I don’t know J.J. Abrams personally, nor have I worked with him, but I’m friendly with people who do know him and have worked with him, and the universal position on the man is that he’s a mensch. He’s also fairly brilliant, and he’s given us some pretty spectacular entertainment over the last three decades. Alias made Jennifer Garner a star and was one of the first spy shows with a female lead. He followed it up with Lost, which was a pretty remarkable series even if it did briefly go off the rails in the middle and had a questionable ending — not that he should have to bear the brunt of the blame since he wasn’t running the show.
I know it’s not the most popular opinion, but I greatly enjoyed Abrams’ 2009 Star Trek reboot, and though his Mission: Impossible entry isn’t among the best of those movies, it did reset the franchise, and his stewardship as one of its producers has helped turn it into the premiere action franchise of late, even if he’s not listed as a producer on the two upcoming sequels.
Abrams has certainly had some clunkers over the years — high-priced projects that didn’t exactly set the world on fire, such as his 2011 Steven Spielberg tribute film Super 8, and TV shows like Undercovers, Alcatraz, and Almost Human, just to name a few. Then again, he also directed the highest-grossing film in domestic box office history, Star Wars: Episode VII — The Force Awakens, which is beloved by many (not me) but has not aged well in the seven years since its release, nor has Abrams’ follow-up, Episode IX — The Rise of Skywalker, which, I’m sorry, is absolute garbage. But that’s beside the point, since that movie made a whole wad of dough, too.
Overall, however, Abrams’ winning percentage is pretty high, and his big wins are much, much bigger than his largest losses. Even if his success rate of late has been up and down — Westworld got off to a great start before it petered out (and was recently removed from HBO Max), and his other HBO series, Lovecraft Country deserved more than the one season it got — it would be moronic to bet against him. With Bad Robot, he has created an empire that is the envy of just about every other production house in Hollywood, a fact that Warner Bros. understood when it gave Abrams and Bad Robot a five-year development deal worth a whopping $250 million, which called for series orders, put projects, overhead costs, and all the accompanying A-list accouterments.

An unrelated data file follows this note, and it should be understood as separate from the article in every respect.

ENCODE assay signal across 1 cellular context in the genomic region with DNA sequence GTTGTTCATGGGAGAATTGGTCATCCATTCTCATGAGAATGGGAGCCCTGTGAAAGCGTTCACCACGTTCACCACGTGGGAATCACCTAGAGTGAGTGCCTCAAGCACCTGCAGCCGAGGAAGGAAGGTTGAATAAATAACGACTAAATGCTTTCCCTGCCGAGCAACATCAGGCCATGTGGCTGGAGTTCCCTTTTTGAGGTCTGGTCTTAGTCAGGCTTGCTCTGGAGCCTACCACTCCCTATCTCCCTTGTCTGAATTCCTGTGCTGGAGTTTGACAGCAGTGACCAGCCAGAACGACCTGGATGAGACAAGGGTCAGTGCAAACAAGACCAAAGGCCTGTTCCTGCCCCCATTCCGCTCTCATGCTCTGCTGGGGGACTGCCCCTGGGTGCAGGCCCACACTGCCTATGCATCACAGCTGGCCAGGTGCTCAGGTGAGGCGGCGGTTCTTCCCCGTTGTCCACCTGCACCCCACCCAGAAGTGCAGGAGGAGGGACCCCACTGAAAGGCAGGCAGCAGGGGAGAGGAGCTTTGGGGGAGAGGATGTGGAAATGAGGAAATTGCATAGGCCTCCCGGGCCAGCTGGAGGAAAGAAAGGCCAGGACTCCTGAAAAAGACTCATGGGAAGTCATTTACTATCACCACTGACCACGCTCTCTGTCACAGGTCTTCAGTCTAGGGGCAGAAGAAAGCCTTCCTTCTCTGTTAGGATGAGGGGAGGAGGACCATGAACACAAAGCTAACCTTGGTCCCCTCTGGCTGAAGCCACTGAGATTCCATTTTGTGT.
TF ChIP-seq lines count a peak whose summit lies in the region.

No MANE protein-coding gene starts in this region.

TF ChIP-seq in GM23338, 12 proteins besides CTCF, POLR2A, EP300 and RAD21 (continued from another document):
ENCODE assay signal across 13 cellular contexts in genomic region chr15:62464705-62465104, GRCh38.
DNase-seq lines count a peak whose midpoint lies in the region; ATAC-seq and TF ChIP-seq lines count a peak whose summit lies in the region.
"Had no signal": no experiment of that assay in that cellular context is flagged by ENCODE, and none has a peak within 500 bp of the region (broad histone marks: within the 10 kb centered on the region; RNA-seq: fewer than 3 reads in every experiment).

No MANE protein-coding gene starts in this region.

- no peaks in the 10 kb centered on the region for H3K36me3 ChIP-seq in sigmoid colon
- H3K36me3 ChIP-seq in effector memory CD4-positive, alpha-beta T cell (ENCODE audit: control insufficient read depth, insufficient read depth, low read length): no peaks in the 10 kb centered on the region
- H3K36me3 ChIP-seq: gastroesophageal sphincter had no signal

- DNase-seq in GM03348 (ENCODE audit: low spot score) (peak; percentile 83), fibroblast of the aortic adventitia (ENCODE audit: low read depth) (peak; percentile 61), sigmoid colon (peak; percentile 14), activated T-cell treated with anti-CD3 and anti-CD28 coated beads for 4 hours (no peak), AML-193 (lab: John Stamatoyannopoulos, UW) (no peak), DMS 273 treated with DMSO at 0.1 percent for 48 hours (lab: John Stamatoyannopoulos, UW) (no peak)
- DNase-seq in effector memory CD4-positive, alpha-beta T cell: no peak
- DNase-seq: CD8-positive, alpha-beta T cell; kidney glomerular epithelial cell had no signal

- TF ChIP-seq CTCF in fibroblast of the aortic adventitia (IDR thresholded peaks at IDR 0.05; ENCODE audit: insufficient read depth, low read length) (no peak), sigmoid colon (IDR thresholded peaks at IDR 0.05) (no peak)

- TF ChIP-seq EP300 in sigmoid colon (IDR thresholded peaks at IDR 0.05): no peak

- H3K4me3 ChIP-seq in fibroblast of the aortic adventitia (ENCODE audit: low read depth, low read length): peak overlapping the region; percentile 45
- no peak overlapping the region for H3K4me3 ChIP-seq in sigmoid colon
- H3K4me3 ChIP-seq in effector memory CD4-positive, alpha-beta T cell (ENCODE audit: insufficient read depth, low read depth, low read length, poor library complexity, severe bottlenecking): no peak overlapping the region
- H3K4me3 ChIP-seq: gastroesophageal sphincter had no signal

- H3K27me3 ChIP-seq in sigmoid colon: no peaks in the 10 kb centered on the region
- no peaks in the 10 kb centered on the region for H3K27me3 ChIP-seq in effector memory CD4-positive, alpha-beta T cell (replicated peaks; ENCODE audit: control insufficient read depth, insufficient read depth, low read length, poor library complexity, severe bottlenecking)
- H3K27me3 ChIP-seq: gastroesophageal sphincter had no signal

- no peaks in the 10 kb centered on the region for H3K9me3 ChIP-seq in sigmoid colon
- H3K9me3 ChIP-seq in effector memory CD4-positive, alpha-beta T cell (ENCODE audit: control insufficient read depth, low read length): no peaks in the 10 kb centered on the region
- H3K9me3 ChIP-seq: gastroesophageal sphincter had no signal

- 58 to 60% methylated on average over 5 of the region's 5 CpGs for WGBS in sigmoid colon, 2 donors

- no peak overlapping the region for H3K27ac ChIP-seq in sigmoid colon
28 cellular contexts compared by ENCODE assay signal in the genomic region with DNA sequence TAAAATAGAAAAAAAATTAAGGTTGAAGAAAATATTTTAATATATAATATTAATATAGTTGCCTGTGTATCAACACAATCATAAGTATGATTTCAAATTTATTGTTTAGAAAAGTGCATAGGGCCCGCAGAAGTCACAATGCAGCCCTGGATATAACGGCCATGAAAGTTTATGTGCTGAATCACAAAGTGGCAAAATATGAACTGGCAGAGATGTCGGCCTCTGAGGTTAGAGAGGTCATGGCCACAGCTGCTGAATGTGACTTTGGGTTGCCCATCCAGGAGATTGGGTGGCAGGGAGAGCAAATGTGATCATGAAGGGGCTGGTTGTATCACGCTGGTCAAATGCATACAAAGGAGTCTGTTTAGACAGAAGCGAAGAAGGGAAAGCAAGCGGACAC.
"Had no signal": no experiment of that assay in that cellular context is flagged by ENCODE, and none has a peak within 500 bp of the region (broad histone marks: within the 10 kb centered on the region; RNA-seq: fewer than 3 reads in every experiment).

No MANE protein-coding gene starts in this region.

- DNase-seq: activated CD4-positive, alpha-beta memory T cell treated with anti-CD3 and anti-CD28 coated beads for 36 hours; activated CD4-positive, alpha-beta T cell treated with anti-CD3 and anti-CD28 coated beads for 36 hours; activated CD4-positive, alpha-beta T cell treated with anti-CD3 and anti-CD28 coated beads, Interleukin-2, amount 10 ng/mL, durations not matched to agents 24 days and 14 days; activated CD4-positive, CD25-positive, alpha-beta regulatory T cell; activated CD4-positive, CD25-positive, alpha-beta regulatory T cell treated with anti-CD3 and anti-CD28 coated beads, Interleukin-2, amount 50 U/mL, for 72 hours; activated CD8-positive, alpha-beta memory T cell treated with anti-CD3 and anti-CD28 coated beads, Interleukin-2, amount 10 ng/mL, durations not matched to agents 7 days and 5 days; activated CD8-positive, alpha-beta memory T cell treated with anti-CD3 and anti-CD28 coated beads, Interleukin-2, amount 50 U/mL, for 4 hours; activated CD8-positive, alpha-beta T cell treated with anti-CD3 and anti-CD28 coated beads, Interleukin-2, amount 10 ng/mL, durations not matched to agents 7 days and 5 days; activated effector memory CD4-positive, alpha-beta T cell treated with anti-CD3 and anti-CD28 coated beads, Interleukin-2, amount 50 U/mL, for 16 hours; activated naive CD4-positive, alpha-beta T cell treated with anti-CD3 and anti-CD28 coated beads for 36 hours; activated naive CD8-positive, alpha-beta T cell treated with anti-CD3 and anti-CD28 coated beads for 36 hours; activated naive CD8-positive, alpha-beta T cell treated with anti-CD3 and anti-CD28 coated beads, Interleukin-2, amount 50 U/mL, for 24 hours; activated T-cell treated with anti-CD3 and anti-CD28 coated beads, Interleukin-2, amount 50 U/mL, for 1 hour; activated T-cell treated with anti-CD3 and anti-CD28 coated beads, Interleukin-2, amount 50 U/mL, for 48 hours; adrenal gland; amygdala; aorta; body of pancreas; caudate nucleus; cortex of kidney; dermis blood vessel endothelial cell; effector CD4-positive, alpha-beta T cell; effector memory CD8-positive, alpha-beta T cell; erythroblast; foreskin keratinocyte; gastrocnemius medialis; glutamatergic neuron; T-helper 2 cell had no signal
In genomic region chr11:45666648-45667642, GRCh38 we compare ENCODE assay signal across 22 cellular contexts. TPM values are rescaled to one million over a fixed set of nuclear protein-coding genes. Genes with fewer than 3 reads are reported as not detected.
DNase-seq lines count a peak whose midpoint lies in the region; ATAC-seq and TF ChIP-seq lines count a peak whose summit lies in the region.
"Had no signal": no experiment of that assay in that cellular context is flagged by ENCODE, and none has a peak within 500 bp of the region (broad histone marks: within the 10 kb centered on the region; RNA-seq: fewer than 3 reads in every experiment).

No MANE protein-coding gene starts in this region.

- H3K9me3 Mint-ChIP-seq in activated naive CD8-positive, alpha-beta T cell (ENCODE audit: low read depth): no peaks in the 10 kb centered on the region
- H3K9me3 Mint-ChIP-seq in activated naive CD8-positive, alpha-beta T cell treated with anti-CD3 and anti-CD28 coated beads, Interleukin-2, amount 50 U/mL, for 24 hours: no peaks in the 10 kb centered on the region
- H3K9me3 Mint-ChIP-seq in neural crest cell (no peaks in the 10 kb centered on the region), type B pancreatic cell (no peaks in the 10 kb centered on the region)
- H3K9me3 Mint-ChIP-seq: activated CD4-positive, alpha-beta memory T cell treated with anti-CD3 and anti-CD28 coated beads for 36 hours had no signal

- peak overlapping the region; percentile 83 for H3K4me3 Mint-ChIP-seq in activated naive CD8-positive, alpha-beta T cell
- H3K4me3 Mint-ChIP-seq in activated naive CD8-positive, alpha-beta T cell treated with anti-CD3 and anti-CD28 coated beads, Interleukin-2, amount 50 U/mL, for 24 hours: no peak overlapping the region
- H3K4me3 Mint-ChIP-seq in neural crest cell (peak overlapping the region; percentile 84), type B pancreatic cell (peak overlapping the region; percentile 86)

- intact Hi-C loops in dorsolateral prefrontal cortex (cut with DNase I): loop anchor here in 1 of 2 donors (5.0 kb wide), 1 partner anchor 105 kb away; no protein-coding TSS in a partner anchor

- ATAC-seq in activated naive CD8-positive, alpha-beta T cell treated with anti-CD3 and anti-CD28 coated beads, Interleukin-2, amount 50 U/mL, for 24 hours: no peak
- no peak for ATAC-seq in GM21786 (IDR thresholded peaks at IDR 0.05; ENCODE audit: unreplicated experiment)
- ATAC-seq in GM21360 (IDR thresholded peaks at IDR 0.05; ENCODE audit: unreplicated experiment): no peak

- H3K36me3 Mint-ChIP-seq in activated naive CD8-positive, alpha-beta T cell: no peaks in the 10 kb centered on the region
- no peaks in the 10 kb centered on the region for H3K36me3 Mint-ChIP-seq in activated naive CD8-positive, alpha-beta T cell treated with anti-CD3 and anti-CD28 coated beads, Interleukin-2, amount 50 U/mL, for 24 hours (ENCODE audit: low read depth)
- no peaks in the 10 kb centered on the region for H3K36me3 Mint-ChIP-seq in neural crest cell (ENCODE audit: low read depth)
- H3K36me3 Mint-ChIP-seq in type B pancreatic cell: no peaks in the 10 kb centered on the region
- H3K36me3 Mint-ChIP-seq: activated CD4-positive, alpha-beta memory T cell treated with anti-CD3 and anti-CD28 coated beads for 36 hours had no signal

Here’s the problem: Bad Robot has produced next to nothing for either HBO Max or Warner Bros. Pictures in the three-plus years since the deal was closed, and while I know Abrams is a big fan of the Mystery Box style of storytelling, this feels like he’s taking it too far. At some point, you actually have to make something and release it.
New WBD overlord David Zaslav is understandably perturbed about how little bang his company has received for its formidable bucks. Considering how devoted Zaslav is to the bottom line and saving money any possible way he can — including removing several HBO series from HBO Max in an effort to avoid paying residuals, which seems like a bridge too far for me, in case anyone was wondering — the CEO’s fury should come as no surprise.
Apparently, he and Abrams actually have a good relationship, but that didn’t stop Zaslav and HBO boss Casey Bloys from pulling the plug on Abrams’ planned Demimonde series, which carried a price tag of nearly $250 million, a staggering amount for a series not based on a piece of major IP. So no matter how close Zaslav and Abrams are, there’s trouble brewing in Burbank, where Zaslav is known to often quote the line from Jerry Maguire about how “It’s not show friends, it’s show business” to explain his business decisions.
Perhaps that’s what Abrams has been thinking these past few years while setting up numerous projects at other studios. There’s a scripted Netflix series about U2, the Apple TV+ series Presumed Innocent starring Jake Gyllenhaal, and of course, he’s developing a new Star Trek movie for Paramount, to which we will return shortly.